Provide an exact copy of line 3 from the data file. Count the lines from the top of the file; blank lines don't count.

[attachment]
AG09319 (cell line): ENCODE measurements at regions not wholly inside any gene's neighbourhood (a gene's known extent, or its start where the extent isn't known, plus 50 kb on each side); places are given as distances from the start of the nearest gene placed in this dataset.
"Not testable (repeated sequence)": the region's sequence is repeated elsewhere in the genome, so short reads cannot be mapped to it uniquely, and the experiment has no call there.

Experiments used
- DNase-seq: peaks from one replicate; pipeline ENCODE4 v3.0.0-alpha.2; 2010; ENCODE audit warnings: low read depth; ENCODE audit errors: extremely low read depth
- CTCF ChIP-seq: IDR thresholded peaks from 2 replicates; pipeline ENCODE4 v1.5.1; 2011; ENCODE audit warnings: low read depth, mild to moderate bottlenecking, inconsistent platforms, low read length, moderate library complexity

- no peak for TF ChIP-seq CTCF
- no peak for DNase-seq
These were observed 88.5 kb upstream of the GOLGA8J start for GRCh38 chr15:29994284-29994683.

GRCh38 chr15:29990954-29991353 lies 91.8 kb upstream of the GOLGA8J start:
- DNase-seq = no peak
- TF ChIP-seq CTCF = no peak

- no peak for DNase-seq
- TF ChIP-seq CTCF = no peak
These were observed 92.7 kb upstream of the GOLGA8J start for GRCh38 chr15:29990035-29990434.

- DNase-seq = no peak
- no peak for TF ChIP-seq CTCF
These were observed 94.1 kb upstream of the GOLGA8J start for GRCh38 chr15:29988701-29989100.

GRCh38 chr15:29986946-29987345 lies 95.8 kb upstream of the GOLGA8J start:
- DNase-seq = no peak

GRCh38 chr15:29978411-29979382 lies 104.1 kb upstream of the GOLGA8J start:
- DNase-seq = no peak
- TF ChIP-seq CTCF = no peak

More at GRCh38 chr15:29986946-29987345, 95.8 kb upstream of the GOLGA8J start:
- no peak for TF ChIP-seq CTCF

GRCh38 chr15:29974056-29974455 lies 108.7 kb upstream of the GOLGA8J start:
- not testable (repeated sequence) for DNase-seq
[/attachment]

Experiments used